You can build a private practice as a mom
There are SO many more details I could share of my story of starting a counseling practice as a new mom. However, the biggest thing I want you to know is: It can be done. Did you pay attention to the timeline? I started conceptualizing my practice in August of 2007- just a few months before the recession started. By August of 2009 as my son was old enough for preschool. I was starting to have to turn away clients in my current set-up. I moved into a full-time office space and switched to day time hours and got filled up lickety split.


In fact, I went back into my email to see what was happening…. and found this message that I sent to a client who was scheduling: “I filled up several spots since we talked on Monday :)”

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Starting a Private Practice as a Mom: Part 3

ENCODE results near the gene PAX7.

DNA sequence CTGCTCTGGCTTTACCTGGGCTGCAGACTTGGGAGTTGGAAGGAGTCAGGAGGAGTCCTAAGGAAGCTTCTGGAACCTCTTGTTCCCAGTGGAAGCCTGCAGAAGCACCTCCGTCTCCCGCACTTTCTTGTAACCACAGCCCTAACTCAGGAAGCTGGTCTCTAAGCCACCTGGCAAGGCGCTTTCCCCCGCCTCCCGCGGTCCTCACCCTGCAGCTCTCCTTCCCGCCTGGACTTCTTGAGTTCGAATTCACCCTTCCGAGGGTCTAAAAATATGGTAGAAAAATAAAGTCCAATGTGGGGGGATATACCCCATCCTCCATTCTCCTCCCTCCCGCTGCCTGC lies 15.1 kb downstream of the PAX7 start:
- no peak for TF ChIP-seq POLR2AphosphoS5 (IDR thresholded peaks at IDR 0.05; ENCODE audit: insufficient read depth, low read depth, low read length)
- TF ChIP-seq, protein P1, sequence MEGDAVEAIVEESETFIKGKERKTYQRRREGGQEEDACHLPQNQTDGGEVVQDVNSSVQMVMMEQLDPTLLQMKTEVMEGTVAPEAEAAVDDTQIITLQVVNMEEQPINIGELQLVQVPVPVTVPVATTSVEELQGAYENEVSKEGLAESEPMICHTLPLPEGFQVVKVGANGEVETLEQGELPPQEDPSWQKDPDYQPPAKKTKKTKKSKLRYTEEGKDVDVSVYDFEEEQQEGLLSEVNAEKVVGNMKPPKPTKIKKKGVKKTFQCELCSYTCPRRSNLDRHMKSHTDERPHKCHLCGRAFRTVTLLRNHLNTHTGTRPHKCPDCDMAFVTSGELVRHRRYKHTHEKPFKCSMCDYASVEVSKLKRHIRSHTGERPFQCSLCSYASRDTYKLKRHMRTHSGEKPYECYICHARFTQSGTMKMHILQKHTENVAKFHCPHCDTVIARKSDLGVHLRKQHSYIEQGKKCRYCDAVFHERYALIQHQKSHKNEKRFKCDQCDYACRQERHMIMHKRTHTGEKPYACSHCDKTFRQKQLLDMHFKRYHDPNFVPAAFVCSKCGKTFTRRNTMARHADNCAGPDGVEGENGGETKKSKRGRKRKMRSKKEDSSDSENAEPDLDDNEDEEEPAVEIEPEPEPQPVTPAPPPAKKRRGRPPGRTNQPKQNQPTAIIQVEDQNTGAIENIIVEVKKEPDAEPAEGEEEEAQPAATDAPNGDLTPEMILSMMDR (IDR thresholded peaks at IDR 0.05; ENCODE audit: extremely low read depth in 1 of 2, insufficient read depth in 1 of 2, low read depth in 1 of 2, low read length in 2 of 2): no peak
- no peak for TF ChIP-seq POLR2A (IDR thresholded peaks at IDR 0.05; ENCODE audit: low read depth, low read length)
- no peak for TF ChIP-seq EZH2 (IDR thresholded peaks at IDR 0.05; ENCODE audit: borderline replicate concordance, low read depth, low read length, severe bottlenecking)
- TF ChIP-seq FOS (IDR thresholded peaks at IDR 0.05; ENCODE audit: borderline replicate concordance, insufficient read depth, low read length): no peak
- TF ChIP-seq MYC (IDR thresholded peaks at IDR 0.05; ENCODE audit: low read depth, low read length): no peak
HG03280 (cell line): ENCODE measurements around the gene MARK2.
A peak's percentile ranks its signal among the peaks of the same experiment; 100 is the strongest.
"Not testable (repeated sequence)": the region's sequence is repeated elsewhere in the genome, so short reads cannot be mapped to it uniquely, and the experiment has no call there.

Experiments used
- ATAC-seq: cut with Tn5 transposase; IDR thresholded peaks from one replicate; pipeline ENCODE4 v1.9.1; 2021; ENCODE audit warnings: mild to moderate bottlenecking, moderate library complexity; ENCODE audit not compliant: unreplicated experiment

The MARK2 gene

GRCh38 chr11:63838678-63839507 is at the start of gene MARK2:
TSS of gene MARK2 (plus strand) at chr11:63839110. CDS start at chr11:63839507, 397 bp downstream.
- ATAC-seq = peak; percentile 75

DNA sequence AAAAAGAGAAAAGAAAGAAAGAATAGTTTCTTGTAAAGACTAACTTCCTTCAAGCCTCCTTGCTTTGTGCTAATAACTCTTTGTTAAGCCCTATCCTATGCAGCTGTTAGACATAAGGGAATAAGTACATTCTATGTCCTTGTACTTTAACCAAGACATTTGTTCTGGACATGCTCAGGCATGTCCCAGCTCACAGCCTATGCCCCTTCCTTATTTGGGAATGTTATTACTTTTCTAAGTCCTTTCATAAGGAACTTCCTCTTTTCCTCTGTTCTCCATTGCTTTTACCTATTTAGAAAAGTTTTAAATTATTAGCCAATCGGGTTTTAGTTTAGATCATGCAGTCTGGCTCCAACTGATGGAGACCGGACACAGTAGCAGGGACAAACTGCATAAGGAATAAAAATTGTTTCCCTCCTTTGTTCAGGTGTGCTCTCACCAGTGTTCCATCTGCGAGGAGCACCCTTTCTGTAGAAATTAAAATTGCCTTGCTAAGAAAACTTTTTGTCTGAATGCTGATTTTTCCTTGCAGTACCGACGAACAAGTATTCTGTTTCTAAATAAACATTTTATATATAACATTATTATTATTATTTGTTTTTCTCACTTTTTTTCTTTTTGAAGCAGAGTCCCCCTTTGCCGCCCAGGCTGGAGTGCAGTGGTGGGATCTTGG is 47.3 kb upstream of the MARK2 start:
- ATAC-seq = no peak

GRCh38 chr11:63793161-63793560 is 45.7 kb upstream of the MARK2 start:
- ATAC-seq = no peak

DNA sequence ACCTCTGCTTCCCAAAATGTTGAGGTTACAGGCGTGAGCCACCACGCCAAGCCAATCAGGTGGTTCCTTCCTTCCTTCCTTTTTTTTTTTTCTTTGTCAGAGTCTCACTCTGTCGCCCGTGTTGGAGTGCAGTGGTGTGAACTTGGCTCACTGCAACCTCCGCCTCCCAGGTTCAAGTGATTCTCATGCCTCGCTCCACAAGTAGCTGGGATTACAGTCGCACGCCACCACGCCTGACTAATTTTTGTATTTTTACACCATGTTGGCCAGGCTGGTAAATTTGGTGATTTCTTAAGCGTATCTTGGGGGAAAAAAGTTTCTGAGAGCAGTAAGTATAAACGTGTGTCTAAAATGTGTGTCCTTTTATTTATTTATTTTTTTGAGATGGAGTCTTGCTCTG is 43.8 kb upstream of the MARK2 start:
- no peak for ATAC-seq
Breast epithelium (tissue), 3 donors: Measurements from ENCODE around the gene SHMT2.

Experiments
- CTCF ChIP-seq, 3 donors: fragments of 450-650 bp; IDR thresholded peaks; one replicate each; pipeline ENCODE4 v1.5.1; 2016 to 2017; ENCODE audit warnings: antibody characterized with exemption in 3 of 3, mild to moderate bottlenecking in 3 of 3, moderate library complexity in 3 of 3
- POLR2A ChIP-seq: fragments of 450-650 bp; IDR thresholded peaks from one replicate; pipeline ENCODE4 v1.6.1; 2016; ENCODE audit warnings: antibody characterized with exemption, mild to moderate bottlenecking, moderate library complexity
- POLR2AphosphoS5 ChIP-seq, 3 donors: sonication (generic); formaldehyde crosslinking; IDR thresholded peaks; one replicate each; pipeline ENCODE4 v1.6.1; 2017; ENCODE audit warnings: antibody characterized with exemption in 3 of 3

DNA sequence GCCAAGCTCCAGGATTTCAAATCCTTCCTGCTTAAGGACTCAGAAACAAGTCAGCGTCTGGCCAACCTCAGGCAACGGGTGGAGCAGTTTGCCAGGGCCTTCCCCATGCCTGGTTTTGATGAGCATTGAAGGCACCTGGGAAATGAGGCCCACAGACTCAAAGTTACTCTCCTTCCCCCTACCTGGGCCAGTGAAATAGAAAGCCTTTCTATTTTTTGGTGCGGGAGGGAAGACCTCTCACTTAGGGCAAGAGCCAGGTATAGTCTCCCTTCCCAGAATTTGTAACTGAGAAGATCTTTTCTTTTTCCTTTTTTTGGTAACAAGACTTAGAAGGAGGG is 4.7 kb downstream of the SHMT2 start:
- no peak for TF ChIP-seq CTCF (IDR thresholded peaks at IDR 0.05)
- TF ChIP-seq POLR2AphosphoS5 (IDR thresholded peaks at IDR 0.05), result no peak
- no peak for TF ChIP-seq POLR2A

Miranda Palmer, LMFT

Miranda Palmer, LMFT is passionate about empowering therapists to be extraordinary. Palmer trains therapists how to develop private practices that not only thrive financially, but that provide excellence in clinical care through free private practice marketing trainings, the Business School Bootcamp for therapists, and free study group for licensing exams for pre-licensed therapists.


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APA Reference
Palmer, M. (2019). Starting a Private Practice as a Mom: Part 3. Psych Central. Retrieved on December 10, 2019, from